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ISLAMABAD, August 20 (Itar-Tass) - Former Pakistani President Pervez Musharraf has been formally charged with the murder of former Prime Minister Benazir Bhutto - the first ever woman to lead the government in a Muslim country. The public prosecutor said on Tuesday that Musharraf “was charged with murder, criminal conspiracy for murder and facilitation for murder.”
According to prosecutors, the former Pakistani President did not ensure reliable protection for Bhutto who returned to her homeland, as a result of which she was killed by extremists in Islamabad’s satellite town of Rawalpindi in December 2007. Bhutto, twice elected Prime Minister of Pakistan, was assassinated in a gun and bomb attack after campaigning for elections that were won by her Pakistan People’s Party in February 2008.
In March 2013, Musharraf returned to Pakistan from a five-year self-imposed exile abroad to participate in the country’s parliamentary elections. However, the Pakistani justice issued a verdict on taking the former president into custody on the strength of charges of seizure of power, treason, illegal dissolution of the Supreme Court and the organization of extra-judicial executions that were brought against him in his home country. By court decision, Musharraf was placed under house arrest in his residence in a suburb of Islamabad.
Currently Musharraf stays in his residence in the suburbs of Islamabad. The court put the residence under arrest as well. Musharraf’s movements in the capital are controlled, and he isn’t allowed to leave the estate unless necessary.
How Benazir Bhutto was murdered
Pakistani justice officially declared ex-President Musharraf guilty as accessory of Bhutto’s murderers and ruled to arrest the ex-dictator and extend his term under home arrest.
The attempt on Bhutto isn’t solved yet and remains one of the most high-profile political murders in the whole history of Islamic Republic of Pakistan.
Benazir Bhutto was twice elected Prime Minister of Pakistan – in 1988-1990 and in 1990-1993. In 1998, Bhutto was charged in corruption and in April 1999 together with her husband she was convicted to 5 years in prison. She was prohibited to engage in political life for five years. In 1999, Bhutto emigrated to Dubai and then lived for some time in London.
January 2007, in Abu Dhabi Benazir Bhutto for the first time personally met with Pakistan’s President Pervez Musharraf to establish contacts. October 18, 2007, Bhutto came back to Pakistan, which became possible thanks to National Consent Decree announcing amnesty to persons who held posts in authorities from 1988 to 1999 and who were charged of corruption and abuse of authority.
In the night of October 19, 2007, on the road from the airport two explosions took place near Bhutto’s motorcade. At first, a hand grenade was thrown at the crowd of her supporters, and then a suicide bomber set off an explosive on his body. The explosion yield was 15 to 20 kg TNT. 143 people were killed and over 500 injured. Bhutto herself was not injured.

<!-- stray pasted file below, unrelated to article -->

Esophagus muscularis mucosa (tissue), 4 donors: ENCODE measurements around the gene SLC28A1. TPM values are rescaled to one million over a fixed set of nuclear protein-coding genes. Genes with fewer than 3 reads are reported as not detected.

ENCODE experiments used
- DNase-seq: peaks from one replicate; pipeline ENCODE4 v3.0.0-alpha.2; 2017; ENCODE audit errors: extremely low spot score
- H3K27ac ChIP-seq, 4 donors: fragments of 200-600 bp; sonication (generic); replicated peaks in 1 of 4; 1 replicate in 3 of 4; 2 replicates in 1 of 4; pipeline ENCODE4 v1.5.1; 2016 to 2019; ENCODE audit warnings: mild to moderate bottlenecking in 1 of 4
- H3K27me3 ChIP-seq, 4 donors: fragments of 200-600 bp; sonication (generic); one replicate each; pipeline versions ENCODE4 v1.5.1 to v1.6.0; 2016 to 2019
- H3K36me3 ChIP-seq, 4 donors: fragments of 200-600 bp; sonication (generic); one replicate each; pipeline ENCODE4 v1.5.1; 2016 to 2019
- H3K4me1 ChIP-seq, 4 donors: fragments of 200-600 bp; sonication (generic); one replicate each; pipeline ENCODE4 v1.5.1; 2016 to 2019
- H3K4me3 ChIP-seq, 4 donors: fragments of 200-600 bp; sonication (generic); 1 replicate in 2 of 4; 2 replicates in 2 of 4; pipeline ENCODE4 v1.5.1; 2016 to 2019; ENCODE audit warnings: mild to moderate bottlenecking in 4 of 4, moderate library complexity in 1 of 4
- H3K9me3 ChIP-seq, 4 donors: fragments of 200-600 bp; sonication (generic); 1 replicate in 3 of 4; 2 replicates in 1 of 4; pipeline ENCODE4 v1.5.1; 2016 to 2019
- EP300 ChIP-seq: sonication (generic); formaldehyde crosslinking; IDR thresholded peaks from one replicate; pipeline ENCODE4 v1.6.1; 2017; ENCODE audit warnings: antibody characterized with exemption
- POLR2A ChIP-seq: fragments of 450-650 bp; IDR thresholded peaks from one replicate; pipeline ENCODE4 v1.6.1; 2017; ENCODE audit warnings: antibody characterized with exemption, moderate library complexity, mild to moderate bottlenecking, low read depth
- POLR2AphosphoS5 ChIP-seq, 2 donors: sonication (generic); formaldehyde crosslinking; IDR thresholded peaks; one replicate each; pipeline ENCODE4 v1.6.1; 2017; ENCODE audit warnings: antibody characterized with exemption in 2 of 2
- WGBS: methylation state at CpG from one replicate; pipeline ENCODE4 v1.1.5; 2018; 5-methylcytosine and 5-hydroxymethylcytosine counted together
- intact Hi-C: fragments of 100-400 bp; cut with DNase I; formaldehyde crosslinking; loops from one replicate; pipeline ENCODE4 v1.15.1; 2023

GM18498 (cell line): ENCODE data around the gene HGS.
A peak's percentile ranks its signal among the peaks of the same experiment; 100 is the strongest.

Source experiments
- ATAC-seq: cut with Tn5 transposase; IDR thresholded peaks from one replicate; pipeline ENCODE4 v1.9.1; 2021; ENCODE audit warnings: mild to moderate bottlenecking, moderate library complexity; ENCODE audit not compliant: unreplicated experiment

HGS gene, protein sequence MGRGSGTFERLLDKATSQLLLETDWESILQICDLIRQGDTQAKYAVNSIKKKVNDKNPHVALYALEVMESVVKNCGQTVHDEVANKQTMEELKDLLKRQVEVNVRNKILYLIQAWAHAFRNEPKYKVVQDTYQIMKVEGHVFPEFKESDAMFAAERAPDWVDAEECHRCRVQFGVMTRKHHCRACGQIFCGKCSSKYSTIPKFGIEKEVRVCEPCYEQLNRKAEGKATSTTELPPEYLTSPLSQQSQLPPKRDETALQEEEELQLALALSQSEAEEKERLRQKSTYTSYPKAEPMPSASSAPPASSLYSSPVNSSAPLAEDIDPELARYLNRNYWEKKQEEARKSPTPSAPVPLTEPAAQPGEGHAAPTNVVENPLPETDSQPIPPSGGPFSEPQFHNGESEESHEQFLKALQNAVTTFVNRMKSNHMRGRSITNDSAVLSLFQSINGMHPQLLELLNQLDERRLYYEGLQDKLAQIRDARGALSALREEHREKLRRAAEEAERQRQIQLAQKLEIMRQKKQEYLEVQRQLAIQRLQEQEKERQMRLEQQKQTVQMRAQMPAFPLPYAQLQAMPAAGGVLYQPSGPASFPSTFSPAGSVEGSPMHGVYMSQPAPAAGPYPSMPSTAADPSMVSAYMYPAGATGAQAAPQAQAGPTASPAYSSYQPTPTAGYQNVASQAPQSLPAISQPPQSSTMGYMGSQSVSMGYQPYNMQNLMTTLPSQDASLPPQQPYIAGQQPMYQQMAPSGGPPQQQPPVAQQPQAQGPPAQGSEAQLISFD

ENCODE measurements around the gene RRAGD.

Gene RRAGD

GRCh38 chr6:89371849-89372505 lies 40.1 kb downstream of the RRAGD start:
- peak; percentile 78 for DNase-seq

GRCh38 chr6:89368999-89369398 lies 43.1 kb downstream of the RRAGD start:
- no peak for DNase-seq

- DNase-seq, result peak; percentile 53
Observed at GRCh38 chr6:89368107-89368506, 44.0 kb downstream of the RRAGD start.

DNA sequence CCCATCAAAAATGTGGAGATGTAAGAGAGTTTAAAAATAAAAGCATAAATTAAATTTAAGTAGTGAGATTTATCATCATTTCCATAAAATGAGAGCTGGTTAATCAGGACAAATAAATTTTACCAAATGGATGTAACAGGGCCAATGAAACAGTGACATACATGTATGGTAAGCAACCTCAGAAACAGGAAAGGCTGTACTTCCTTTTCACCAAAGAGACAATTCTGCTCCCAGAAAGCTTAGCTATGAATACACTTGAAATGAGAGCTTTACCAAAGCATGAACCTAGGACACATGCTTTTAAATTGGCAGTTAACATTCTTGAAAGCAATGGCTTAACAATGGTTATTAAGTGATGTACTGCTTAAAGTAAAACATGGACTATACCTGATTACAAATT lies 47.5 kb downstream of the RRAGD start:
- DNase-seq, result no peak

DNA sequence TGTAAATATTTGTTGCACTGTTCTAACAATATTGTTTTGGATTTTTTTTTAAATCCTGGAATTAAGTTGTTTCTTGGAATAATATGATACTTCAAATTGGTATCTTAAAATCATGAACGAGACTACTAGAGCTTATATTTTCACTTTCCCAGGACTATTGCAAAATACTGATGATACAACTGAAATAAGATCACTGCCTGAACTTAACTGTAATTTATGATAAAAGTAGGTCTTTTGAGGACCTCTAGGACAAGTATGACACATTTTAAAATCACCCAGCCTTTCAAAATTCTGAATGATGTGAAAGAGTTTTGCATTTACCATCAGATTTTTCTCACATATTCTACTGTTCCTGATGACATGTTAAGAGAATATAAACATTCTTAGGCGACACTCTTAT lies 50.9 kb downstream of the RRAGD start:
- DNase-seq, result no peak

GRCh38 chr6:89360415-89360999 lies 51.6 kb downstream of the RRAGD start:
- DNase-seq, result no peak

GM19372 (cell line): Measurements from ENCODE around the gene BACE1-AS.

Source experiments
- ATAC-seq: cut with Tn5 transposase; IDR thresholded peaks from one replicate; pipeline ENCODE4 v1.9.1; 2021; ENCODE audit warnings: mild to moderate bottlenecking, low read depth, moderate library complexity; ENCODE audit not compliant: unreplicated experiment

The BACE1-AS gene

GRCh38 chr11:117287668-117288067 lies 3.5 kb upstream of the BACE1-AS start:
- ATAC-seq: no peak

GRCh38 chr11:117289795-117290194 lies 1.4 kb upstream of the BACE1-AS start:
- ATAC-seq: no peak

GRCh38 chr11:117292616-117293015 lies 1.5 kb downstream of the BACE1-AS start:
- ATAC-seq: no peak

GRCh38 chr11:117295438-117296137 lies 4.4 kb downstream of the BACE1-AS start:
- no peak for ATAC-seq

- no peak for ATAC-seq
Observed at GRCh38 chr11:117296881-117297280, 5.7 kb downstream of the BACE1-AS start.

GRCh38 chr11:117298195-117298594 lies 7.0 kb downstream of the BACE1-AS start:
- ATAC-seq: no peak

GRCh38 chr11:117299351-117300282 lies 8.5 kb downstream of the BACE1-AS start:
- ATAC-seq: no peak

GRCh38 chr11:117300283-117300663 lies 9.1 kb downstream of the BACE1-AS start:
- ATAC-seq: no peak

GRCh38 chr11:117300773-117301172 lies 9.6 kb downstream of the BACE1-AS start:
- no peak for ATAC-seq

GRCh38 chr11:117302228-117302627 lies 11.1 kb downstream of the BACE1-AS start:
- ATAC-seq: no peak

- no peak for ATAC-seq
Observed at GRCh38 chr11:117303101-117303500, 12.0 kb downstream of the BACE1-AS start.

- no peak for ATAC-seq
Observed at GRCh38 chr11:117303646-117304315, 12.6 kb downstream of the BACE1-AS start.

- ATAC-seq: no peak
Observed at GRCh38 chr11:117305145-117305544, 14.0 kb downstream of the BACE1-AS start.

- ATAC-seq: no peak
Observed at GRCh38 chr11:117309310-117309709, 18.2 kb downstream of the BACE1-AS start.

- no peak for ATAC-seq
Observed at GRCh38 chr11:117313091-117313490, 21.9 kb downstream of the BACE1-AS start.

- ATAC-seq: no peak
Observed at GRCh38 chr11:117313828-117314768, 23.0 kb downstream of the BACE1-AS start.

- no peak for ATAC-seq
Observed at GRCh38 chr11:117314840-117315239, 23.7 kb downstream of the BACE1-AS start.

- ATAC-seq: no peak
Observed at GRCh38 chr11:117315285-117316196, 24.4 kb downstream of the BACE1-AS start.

December 27, 2007, Benazir Bhutto succumbed to injuries as a result of a suicide bomber attack after a campaign rally in Ravalpindi.
Bhutto’s husband Asif Ali Zardari filed a request to conduct an independent investigation of all the circumstances of the murder in January 2008. He addressed a letter to UN Secretary General Ban Ki-moon asking to create a committee “for a comprehensive investigation of Benazir Bhutto’s murder.” “We hope that UN will help find the authors, facilitators and requestors of this act of violence,” the party’s representatives stated.
In the end of January, media reported with reference to Interior Ministry of Pakistan that the supposed murderer of Bhutto was a militant called Bilal that was part of a terrorist group of 5 members. This group received an order to wipe up the leader of Pakistan Peoples Party from Taliban warlord Baitulla Mehsud.
In February, personnel of Scotland Yard’s counter-terror unit taking part in the murder’s investigation reached a conclusion that Bhutto died after hitting her head against the car’s hatch as a result of concussion wave and not from a gunshot wound. Thus, Scotland Yard supported the official version of Islamabad. However, members of Bhutto’s party didn’t agree with the conclusions of British investigators and continued to insist that Benazir died from a gunshot wound in her neck after a suicide bomber shot her three times at close range, setting off the explosive on his body after that.
May 3, 2013, as a result of an attempt died the public prosecutor of Federal Investigation Agency Choudri Zulfikar. He was heading the investigation of Bhutto’s murder.